Discuss substrates, lighting, heating, enclosure building ideas, share enclosure photos, and talk about any other enclosure-related topics.
[TOPIC AUTO-LOCKED DUE TO INACTIVITY]
Where do people get this idea from that beardies are only found in the desert? Just curious since that seems to be most peoples driving force behind using sand in their enclosures. Everywhere i look and read, they come from semi-desert, arid woodland. To me that means some sand, mostly dirt...Am i wrong? Just curious...
'Bearded dragons live in the arid, rocky, semi-desert regions and arid open woodlands. They are adept climbers, spending time on branches and in bushes, even found on fence posts when living near human habitation. They also bask on rocks and exposed branches in the mornings and afternoons.' ""Melissa Kaplan""
'Bearded dragon lizards are native to Australia. They live in rocky and arid regions of the country and are adept climbers.'
'Habitat: Arid forest and desert '
'They occupy a variety of habitats including subtropical woodlands, scrublands, savannas, shore areas, and into the great interior deserts'
'Pogona vitticeps, the Central (or Inland) Bearded Dragon, is a species of Agamids, occurring in a wide range of arid to semi-arid regions of
No more beardies...tear...
this goes in the category of selling calci-sand saying its good for them and my response is why should they eat the sand
My girls have a portion of their tank thats calci-sand. I bought it because it said it was fully digestable. they dont "eat" it but they do get a few grains when they snatch a cricket.
Emily, Supermom to Rick(19), Tyler(16), Connor and Hailey(1o), Kaiden(7), Kameron(5)
Scaleymom to Braxas(Female Beardy)
Fur Mama to Jaxson and Jemma (red nose pits
Junebug, those few grains they get with each cricket can build up over time and cause a fatal impaction. Calci sand is not digestible regardless what the package says.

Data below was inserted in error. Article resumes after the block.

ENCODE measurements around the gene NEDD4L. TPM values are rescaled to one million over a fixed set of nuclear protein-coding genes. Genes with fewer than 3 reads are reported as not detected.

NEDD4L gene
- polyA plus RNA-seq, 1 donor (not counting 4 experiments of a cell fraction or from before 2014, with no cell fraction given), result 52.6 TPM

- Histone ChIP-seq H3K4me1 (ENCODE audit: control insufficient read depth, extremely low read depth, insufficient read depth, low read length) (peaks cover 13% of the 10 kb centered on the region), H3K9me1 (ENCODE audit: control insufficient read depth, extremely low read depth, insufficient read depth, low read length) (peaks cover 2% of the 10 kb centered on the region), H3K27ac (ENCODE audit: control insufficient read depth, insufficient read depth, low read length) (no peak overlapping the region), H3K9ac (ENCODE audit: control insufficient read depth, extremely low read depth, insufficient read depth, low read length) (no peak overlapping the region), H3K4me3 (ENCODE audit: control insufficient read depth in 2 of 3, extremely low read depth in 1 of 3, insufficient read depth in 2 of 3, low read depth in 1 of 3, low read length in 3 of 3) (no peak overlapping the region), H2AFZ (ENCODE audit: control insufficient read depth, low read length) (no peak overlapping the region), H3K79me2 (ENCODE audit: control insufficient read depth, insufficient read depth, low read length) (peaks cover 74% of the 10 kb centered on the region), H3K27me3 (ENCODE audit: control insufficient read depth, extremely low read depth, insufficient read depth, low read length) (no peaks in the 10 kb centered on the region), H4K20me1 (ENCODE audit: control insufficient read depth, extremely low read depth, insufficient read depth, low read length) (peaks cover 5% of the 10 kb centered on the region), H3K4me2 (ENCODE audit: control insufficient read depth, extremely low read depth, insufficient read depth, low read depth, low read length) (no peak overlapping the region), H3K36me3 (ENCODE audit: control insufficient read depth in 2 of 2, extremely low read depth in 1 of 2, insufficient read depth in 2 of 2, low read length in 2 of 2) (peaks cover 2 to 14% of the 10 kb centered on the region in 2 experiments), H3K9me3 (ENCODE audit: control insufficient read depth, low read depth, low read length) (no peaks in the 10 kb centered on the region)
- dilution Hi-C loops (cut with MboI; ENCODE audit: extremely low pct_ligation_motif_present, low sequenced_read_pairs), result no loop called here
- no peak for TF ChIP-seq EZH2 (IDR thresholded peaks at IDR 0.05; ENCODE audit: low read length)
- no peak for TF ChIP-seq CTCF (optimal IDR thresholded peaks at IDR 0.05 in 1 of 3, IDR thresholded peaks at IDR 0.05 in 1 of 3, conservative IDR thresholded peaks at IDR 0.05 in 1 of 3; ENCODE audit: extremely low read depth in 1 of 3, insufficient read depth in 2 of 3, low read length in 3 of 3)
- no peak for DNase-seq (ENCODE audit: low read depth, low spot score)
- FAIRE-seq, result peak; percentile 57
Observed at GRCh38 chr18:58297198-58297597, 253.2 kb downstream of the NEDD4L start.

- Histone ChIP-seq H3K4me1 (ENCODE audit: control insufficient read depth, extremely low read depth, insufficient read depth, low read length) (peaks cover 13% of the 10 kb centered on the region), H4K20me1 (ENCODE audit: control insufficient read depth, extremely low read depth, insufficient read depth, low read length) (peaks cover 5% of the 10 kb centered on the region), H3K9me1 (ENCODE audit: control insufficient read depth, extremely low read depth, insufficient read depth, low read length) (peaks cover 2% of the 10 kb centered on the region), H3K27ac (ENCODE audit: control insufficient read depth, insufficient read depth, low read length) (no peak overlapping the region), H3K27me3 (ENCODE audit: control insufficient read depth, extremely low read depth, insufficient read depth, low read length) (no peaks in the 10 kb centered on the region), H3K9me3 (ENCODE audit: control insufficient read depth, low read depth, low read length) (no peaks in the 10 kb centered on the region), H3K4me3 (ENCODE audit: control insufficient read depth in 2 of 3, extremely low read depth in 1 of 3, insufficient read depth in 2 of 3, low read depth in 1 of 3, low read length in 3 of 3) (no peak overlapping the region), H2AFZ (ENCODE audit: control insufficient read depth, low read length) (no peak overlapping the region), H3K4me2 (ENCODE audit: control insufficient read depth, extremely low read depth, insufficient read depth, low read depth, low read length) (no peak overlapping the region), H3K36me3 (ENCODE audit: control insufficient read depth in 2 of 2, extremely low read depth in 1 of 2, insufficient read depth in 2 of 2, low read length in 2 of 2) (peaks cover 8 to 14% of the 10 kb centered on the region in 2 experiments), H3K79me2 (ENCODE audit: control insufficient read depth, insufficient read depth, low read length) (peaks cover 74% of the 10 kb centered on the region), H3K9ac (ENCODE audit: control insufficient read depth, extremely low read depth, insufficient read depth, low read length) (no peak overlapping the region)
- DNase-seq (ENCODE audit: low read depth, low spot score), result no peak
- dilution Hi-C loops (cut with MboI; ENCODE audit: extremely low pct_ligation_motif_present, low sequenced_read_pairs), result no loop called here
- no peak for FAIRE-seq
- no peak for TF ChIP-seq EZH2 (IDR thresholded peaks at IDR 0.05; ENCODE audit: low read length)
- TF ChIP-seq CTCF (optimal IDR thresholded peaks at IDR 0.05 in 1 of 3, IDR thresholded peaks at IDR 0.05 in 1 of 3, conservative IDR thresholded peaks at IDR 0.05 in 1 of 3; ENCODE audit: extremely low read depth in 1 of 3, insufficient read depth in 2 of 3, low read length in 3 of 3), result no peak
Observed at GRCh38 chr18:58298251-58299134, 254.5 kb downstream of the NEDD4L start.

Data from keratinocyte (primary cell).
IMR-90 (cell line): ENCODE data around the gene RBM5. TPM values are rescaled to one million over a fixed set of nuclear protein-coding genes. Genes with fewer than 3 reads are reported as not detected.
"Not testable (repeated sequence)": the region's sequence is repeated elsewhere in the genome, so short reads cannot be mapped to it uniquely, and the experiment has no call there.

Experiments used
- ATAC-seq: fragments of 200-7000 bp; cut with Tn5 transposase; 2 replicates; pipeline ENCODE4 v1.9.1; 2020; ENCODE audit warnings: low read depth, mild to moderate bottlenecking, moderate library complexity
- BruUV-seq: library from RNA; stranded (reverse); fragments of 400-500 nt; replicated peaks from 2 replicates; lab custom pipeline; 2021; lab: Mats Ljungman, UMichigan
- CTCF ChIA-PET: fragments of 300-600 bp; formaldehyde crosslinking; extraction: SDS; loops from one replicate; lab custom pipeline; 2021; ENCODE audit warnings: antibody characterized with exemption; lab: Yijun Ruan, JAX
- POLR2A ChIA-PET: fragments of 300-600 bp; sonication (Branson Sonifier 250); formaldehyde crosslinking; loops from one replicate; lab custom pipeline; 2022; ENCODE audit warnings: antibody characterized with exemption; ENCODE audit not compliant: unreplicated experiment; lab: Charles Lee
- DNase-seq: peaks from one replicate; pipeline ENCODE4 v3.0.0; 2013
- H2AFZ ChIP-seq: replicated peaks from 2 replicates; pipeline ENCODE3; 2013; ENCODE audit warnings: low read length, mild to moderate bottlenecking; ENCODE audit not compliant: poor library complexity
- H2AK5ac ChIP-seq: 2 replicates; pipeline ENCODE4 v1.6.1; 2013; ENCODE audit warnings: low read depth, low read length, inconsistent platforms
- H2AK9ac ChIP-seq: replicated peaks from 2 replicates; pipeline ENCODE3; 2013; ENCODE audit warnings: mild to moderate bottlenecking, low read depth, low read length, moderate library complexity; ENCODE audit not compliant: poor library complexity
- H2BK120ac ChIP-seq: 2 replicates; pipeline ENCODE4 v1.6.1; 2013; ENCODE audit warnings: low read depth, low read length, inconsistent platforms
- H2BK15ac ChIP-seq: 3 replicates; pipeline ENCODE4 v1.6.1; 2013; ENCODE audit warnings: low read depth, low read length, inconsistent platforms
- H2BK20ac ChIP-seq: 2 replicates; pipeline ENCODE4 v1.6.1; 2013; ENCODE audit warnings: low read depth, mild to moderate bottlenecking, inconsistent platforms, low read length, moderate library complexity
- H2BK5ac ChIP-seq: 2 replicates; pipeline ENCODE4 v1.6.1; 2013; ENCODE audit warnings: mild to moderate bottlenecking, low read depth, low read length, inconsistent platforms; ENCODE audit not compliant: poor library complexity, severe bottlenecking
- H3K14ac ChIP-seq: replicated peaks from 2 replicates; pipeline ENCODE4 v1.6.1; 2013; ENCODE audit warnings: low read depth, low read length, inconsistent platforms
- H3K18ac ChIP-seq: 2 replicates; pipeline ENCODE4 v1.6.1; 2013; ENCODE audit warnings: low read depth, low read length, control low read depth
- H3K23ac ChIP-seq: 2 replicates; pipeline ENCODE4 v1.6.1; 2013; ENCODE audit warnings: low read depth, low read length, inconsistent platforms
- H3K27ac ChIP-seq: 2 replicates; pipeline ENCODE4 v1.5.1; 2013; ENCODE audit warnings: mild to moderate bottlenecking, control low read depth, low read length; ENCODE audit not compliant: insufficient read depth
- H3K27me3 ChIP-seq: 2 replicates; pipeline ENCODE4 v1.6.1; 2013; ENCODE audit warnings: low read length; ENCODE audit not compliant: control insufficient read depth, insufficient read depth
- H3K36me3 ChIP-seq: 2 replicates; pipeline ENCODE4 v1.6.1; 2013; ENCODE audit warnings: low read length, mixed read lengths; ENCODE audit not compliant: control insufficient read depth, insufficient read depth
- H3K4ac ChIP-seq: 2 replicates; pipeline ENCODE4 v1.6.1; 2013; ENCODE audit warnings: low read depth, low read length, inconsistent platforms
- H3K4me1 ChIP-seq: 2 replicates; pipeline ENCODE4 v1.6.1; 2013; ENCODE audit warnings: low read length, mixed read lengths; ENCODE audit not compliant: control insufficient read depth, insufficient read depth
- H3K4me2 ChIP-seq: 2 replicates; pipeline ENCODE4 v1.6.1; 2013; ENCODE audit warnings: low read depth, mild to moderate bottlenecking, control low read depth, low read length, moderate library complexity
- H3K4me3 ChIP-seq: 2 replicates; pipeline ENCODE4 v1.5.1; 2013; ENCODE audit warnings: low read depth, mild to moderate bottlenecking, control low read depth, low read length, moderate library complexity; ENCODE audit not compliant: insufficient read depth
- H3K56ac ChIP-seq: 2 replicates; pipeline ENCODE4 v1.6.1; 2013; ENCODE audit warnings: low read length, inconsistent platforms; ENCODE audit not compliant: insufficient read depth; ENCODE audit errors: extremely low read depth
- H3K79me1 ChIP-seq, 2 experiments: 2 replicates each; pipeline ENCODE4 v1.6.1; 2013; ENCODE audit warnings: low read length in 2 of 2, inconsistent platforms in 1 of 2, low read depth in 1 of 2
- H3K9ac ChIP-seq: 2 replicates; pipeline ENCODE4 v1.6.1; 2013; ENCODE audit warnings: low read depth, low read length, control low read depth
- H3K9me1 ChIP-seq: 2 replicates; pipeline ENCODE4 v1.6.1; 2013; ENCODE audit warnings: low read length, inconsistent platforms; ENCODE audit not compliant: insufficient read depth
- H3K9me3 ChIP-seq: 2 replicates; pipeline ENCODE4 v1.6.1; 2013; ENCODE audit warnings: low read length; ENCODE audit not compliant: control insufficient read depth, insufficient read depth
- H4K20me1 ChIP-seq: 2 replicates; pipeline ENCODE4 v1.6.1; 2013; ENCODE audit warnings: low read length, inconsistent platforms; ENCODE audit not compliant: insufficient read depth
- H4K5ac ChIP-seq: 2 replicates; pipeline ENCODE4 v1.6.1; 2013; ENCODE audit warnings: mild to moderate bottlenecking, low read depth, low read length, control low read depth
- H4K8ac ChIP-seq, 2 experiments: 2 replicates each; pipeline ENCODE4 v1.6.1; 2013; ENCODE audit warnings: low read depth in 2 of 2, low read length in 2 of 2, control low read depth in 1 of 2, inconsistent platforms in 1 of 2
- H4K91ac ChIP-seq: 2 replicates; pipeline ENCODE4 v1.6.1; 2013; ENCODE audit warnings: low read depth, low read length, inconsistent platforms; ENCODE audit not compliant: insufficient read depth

I think a lot of people equate hot, dry habitat with deserts and sand without doing any research on the actually habit they come from.
I don't care if it's natural. For me it conducts heat, dries out poo, and is easy to clean. If they come from wooded areas there's reason to believe there are many parts of other substrates that people have decided cause impaction also. While "calci sand" sounds like tummy cement to me, I have had no problems with clean sand, in fact I put all my babies on sand at 6 inches. They all take a little taste, some more than others, but as long as their basking temps are hot enough and they are well hydrated, they don't get impacted.
While I don't want to downplay a possible problem, we haven't had any problems having had hundreds of babies this year. If the temps are too cool, the food gets slowed and stuck. If there isn't good hydration, food gets stuck. If you add a binding agent combined with either of those 2 conditions, I see you would have the makings an impacted dragon.
For these reasons I like high temps for the dragons during the day. We bathe them a lot, keeping their metabolisms firing on all cylinders.